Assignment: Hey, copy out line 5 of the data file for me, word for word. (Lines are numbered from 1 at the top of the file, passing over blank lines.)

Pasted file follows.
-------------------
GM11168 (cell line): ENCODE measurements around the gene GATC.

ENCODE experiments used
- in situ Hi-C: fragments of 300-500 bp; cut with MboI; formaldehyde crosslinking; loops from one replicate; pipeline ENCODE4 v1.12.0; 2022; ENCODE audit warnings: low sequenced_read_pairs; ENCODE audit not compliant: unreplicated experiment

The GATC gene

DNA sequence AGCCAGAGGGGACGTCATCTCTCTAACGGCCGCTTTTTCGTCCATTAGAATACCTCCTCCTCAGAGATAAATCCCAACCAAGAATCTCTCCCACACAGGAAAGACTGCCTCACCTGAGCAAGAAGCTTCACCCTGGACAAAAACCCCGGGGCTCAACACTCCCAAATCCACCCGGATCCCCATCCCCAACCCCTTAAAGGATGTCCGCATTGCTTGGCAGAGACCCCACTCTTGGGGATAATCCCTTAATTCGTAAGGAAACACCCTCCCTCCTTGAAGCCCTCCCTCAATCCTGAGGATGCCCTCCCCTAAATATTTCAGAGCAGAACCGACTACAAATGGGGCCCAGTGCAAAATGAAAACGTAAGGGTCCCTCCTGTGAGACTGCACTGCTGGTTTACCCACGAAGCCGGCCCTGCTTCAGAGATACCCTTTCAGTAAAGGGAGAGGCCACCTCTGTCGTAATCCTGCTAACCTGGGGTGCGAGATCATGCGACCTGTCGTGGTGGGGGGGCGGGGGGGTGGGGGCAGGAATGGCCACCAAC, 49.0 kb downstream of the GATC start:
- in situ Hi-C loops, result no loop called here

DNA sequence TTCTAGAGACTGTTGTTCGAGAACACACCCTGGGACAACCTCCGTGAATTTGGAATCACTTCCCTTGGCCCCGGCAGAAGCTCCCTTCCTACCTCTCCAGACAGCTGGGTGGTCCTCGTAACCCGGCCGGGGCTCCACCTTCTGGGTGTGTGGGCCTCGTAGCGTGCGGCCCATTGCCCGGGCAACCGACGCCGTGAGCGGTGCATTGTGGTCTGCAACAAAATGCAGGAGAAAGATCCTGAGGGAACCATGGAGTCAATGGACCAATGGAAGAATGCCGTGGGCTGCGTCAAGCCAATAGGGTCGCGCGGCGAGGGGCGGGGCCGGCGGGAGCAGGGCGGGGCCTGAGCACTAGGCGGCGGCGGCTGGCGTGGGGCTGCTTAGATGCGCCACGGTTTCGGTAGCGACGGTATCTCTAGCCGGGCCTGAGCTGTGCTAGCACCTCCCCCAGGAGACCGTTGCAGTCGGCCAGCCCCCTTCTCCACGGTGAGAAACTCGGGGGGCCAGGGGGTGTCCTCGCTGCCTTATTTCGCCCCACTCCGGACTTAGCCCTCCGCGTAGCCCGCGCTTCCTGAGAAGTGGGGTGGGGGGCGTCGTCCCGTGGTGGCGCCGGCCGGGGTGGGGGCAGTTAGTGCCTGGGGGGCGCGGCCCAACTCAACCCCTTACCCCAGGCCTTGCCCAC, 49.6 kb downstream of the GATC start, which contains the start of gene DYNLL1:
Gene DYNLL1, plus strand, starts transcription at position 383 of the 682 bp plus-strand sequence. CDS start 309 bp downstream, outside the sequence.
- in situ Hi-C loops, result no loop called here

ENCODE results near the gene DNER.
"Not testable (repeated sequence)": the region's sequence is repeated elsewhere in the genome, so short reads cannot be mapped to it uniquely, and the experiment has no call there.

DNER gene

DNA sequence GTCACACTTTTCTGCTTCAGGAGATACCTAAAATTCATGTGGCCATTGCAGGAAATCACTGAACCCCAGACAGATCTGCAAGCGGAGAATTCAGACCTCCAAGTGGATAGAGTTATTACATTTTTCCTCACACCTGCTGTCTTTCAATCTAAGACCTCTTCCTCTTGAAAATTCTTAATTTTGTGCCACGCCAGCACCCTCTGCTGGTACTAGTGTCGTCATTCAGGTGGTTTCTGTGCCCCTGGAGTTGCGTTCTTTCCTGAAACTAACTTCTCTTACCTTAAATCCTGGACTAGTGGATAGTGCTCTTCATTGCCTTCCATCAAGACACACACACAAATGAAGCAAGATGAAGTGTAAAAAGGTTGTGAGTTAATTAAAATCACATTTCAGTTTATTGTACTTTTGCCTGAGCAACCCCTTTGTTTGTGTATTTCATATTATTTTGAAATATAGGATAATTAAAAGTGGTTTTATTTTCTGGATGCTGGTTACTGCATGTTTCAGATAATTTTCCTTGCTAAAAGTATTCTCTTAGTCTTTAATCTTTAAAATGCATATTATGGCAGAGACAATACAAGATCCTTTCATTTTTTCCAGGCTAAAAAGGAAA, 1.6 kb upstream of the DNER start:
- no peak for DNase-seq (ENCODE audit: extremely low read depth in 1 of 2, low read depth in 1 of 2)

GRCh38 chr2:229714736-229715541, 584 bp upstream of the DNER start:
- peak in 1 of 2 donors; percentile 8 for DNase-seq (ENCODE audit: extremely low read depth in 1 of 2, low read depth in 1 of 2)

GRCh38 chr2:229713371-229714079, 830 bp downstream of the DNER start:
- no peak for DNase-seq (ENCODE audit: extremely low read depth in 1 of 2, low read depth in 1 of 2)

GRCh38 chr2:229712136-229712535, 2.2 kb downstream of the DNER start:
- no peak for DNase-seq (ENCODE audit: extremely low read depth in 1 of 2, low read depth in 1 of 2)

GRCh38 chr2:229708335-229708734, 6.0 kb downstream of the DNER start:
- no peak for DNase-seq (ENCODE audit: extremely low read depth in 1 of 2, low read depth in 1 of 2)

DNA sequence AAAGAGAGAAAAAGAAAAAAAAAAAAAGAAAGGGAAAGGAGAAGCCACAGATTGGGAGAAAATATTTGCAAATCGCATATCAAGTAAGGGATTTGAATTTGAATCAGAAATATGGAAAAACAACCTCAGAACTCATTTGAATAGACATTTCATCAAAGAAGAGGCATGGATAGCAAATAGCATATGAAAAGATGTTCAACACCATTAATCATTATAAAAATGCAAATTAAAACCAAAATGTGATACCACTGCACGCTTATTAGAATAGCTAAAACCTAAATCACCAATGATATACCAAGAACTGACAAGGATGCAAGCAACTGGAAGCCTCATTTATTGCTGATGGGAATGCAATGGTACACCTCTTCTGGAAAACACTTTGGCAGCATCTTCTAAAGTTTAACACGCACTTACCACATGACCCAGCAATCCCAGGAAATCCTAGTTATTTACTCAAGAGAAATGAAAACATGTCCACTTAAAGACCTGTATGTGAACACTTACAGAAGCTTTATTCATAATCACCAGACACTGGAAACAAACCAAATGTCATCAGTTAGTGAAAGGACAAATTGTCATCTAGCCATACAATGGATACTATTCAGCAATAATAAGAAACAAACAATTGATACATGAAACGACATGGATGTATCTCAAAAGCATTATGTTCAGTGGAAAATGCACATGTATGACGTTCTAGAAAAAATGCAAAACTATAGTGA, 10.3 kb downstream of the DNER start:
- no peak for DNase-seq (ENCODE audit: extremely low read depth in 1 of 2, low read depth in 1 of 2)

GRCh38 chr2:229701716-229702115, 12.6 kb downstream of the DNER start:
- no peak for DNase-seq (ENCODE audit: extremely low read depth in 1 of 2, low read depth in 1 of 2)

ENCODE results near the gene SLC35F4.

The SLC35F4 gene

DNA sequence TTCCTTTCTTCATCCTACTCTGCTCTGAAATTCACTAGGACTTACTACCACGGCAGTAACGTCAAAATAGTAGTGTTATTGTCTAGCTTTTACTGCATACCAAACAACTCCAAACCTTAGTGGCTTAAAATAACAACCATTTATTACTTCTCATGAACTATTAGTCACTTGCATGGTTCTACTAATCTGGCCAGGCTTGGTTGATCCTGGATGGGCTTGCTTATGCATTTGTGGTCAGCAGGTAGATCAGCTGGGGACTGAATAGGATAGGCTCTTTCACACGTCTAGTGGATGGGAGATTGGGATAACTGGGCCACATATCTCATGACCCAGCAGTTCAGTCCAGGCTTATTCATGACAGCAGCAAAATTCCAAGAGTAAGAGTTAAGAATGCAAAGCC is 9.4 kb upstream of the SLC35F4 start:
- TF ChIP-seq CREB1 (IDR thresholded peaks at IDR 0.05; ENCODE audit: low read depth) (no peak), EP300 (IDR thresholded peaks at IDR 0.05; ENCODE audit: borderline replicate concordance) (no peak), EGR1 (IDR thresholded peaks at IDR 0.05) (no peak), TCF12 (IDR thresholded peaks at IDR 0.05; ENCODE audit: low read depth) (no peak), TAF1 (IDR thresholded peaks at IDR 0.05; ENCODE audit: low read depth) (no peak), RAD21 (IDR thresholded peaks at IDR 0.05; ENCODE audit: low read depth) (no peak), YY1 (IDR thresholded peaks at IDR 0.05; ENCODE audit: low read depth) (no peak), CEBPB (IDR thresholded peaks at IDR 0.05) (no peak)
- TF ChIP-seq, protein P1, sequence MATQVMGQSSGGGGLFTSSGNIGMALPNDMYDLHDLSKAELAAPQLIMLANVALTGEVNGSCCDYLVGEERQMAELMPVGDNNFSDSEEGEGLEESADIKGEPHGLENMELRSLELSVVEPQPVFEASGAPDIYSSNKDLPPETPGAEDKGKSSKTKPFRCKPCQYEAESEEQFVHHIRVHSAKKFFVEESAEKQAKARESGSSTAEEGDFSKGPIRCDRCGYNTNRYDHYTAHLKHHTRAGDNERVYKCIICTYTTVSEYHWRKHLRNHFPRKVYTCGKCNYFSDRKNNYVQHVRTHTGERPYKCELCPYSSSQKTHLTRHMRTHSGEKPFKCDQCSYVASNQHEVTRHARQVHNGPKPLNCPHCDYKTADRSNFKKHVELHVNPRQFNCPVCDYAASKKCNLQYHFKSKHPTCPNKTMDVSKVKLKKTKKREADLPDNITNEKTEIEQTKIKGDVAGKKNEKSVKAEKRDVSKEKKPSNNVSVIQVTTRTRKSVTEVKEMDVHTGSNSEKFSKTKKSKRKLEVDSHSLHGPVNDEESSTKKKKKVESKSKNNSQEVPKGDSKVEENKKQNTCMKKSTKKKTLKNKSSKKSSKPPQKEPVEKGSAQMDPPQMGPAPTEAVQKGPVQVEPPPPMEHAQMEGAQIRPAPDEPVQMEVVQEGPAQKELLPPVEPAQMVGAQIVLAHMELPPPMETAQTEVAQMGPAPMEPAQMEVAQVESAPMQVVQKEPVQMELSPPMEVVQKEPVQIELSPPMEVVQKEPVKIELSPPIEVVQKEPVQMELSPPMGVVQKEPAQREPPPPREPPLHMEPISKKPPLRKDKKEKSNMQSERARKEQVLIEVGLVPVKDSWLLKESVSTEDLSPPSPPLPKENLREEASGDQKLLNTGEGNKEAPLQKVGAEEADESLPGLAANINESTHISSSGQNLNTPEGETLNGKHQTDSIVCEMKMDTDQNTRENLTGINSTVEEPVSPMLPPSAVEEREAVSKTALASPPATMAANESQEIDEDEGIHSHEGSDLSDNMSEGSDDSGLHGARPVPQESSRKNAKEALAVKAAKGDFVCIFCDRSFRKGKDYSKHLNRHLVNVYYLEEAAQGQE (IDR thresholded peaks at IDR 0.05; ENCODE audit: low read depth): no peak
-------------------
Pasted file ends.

DNA sequence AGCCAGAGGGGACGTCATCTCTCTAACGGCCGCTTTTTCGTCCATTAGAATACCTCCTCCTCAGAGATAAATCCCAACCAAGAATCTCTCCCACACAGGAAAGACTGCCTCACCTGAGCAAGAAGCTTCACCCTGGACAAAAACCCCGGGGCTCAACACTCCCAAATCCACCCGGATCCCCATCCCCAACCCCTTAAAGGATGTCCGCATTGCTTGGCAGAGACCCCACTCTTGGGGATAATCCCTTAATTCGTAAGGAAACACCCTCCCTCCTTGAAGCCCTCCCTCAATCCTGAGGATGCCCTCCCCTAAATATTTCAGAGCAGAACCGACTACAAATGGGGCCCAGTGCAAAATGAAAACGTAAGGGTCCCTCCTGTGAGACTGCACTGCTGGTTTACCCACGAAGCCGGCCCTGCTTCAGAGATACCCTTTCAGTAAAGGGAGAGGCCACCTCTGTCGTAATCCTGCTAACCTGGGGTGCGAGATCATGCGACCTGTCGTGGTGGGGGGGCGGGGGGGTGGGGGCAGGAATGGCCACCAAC, 49.0 kb downstream of the GATC start: